Speaking of Tokyopop, (we weren’t, but I can’t think of a clever segue) I also saw a near-complete run of Chibi Vampire (all the manga volumes, though not all 5 novels) and Fruits Basket at Borders, and a healthy sampling of other series (DNAngel, Rave Master, Kingdom Hearts — and the OEL series Warcraft and Warriors) and most representatives from the popular back list (Live Hina, Chobits) — I don’t carry a title list in my pocket (hm. maybe I should…) and I won’t claim encylopedic knowledge but there were enough Tokypop titles in evidence that I can’t corroborate previous reports of Tokyopop being ‘stripped’ from shelves.

At least here in Atlanta, I’d call both of these locations average, if not representative. I’d have to plan an excursion (several, in fact) much farther afield to be sure, and I’m not going to spend that much in gas —this week. Maybe next year.

—A quick, non-scientific sampling of my shelves at home shows that each linear foot holds 17-18 volumes of manga. Calling it 17 and rounding down to the nearest hundred: my local B&N is stocking 1400 volumes, plus whatever is on the spinner racks et al. — so 1500 volumes plus — while my local Borders has room for 3000, and even at only 75-80% full (which is where they’re at right now, I reckon’) they’re still stocking 2200-2400 books. Someone else can tell me how that translates into titles stocked — I didn’t bother to count how many different series were on the shelves, or multiple copies of the same book; I was strictly looking at fixtures
— if pressed I’d say about 200 series at either store (Borders has more complete runs)


When considering retail space for books, there are 4 things to consider:
1. Linear Feet of Shelving
2. Location Location Location
3. Footprint
4. Category Adjacencies

Actual shelf-feet is most important, as this translates directly into the number of books shelved. The location (where is the manga: up front, near the coffee shop, near the newsstand, or in back on the 2nd floor?), footprint (how much of the square footage of the store is used) and category adjacencies (is your manga next to sci-fi or kids?) also matter, but it all differs wildly from store to store — and to a limited extent all that doesn’t matter: fans will find manga wherever you put it.

But honestly? Give manga a dedicated space near the magazine rack, toward the front entrance or coffee shop if you can swing it, and don’t hide it either in genre fiction or next to the kids dept. (oh sure, the kids are buying it, but they don’t associate Kingdom Hearts with Judy Blume, the Boxcar Children, or—godforbid—other Disney books.)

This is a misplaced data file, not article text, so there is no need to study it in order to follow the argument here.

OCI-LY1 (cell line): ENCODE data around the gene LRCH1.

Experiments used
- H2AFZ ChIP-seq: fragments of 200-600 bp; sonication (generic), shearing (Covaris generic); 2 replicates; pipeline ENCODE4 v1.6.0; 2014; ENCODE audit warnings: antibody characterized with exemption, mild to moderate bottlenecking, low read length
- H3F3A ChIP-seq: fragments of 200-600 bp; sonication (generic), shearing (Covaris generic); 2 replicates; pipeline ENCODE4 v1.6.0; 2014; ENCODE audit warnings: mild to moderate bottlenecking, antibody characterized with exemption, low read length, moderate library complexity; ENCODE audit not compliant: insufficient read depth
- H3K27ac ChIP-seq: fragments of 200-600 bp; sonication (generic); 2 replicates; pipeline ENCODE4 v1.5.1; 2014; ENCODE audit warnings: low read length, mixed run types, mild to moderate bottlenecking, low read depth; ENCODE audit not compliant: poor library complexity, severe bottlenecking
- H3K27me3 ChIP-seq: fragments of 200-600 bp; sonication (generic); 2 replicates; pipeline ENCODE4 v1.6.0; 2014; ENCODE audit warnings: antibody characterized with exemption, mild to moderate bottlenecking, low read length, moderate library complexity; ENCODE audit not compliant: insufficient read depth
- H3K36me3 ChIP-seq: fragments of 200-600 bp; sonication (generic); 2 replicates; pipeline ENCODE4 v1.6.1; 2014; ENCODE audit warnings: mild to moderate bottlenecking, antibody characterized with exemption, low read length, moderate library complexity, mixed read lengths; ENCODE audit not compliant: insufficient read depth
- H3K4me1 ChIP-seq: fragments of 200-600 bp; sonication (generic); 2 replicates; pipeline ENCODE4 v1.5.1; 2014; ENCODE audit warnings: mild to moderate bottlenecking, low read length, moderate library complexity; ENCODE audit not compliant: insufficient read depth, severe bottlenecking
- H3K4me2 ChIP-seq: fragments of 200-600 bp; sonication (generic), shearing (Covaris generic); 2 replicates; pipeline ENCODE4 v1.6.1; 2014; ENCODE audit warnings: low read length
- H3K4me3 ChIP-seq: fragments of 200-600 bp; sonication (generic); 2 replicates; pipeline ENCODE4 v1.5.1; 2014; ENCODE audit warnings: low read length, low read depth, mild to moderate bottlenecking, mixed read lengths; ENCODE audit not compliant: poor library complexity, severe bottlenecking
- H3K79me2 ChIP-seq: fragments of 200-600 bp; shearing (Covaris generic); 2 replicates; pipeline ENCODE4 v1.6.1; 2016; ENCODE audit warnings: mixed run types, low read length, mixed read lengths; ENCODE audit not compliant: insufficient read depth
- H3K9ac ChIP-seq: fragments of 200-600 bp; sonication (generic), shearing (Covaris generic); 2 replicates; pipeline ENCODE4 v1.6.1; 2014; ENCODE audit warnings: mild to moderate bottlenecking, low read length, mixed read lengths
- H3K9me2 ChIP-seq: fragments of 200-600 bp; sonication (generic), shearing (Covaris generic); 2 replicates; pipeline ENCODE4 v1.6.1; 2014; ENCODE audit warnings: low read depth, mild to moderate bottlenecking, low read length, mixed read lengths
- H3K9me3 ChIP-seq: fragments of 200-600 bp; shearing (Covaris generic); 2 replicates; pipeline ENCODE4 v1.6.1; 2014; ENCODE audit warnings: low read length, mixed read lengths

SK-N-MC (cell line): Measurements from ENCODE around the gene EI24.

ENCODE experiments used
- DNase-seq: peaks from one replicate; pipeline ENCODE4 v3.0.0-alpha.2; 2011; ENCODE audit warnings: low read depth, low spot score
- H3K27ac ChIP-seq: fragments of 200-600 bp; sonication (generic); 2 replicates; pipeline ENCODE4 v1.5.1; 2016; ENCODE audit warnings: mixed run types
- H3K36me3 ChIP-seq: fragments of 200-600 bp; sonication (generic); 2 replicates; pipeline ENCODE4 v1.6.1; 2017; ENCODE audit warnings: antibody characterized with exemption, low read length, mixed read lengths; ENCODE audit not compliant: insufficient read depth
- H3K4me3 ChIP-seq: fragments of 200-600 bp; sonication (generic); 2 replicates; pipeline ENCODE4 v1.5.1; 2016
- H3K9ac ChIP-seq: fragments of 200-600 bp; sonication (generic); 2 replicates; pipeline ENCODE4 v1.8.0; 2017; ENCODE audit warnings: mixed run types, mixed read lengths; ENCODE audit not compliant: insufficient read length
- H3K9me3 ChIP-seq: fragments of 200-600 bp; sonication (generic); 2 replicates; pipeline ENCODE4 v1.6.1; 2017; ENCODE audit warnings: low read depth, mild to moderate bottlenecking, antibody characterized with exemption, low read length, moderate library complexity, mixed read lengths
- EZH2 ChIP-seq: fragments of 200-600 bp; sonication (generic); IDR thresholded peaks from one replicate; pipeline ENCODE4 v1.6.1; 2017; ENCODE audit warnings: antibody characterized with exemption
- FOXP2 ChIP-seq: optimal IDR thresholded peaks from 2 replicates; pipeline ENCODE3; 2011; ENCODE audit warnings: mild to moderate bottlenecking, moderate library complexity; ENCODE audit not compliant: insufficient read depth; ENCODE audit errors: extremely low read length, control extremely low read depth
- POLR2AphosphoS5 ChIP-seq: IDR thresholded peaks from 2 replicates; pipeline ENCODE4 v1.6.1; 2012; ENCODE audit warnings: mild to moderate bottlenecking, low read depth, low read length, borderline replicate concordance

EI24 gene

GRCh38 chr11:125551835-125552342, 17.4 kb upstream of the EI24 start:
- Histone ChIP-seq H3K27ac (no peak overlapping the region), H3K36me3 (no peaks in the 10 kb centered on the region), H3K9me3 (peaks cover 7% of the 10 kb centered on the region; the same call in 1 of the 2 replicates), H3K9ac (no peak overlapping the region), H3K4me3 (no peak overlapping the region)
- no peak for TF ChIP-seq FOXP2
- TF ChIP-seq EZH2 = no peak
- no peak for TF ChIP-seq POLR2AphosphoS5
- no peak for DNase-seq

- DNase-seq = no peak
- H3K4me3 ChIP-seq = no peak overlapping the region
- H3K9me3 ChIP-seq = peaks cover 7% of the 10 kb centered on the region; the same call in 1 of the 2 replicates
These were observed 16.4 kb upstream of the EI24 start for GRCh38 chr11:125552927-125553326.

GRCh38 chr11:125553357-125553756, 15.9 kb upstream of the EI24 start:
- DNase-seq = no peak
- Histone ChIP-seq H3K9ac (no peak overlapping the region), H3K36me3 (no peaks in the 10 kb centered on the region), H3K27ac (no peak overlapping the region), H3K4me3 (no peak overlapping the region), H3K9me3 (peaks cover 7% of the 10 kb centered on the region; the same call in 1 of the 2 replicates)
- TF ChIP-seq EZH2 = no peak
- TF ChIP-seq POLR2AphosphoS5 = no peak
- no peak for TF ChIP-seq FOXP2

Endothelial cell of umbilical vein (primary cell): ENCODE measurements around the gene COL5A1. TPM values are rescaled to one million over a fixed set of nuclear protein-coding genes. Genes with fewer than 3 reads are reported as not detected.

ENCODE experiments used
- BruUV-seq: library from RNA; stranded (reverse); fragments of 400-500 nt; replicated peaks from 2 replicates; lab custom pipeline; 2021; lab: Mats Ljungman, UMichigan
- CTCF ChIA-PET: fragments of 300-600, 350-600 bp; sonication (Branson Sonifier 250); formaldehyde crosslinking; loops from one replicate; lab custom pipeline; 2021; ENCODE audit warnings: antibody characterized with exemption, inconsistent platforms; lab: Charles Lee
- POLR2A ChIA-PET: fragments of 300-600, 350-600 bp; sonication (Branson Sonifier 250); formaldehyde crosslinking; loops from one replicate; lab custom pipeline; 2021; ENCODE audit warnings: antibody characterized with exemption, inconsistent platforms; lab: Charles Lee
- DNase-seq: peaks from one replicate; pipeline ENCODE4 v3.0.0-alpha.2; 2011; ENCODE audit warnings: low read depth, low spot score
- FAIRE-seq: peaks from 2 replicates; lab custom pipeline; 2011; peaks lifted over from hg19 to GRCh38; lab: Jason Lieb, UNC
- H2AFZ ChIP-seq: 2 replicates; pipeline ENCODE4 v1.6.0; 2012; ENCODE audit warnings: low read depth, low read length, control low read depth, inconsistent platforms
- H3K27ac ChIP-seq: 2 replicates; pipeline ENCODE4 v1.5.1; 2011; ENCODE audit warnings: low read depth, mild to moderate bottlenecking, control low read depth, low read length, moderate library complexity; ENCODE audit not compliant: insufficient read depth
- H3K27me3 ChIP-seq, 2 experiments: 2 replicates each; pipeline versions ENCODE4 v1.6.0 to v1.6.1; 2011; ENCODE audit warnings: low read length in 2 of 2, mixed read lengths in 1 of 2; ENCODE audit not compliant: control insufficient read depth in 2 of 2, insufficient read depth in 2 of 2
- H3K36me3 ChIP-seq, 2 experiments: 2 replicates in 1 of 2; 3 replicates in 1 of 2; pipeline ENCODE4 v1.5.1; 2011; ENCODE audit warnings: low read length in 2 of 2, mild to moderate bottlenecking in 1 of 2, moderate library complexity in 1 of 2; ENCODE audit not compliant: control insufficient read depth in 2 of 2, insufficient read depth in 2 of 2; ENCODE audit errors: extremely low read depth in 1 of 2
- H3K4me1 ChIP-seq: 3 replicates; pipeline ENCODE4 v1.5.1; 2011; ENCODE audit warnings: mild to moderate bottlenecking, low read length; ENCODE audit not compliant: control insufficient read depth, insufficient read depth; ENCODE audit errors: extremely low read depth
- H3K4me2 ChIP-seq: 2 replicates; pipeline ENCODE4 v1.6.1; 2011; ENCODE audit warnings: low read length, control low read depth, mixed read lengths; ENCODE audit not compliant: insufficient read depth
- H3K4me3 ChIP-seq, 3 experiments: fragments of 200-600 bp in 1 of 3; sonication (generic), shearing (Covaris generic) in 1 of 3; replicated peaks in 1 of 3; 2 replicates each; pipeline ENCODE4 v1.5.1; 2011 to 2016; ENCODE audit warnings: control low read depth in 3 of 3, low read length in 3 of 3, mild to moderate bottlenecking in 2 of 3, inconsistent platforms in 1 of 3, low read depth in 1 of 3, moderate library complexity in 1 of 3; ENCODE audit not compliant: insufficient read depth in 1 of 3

Forget for a minute that manga look like books. These are periodicals —in the original meaning of the term: items printed periodically; volumes in a series and coming out multiple times a year. Your customer base comes in at least once a month, and while they’ll find manga in that furthest back corner if that’s where you insist on placing it, you’re only getting the trufans if you market it that way. Really, what you need are the 6-19 year olds who don’t know they want manga yet — but will buy it if they happen to walk by it (“oooo… Naruto! And Bleach! And Vampire Knight, I don’t know what that is but it sounds so cool! and this looks cute but, um, …what’s a Shugo Chara?”).


Here’s your homework:

  • Field Trip! Go to your local. (no need to make a special trip, I know you’ll be in sometime this week or next for your fix)
  • Count the number of manga shelves
  • Estimate the shelf size. If you can’t do this by eye, there are some handy rulers just to hand at most bookstores: the ‘standard’ manga size (Viz/Tokyopop/Del Rey) is 7½ inches high, a copy of Shonen Jump (or a DC/Marvel GN) is 10 inches high. Or use a 'cloth yard': for most folks, stretch out your arm and from the tip of your nose to your finger tips is going to be 3 to 3½ feet. (If you plan on using this method I hope you can think of a casual way to employ it; I don’t advise sticking your nose on the bookcase)
  • (hint: I think for a lot of the chain bookstores, shelves are either 3 or 4 feet long)
  • And then… math. (Sorry, but the math isn’t too bad): # of shelves x length of shelves = linear feet of shelving.
  • linear feet x 17 manga volumes per foot = total number of manga.

I’m not doing it (enough on my plate as is) but it might be interesting if someone could take these instructions and see if internet volunteers might be willing to take the 15 minutes to survey their local and post a short update (zip code, Store name, # of bookcases, linear feet of shelving/# of manga volumes) just to see if there might be a way to track what the retail penetration of manga actually *is*. We can trade anecdotal stories all we like, which is fine, but if you wanted a pseudo-scientific metric, here’s your metric.

maybe set up a wiki. Wikis are ‘web 2.0’ and all that.

(And this would work for any genre/format—say, Graphic Novels, mayhaps—though the volumes/ln.ft. constant would be different.)

Until some other blog or individual takes on this project:
go ahead and post your own observation in the comments. If enough (i.e. more than three) people do it, maybe it can serve as both a starting point and inspiration for someone who does have the time to follow through.

[Editorial Note: I’m still working on moving archives over from; if you’d like to read previous 5by8 columns a handful are available here, though all older columns (#1-#27) can be found at Comicsnob]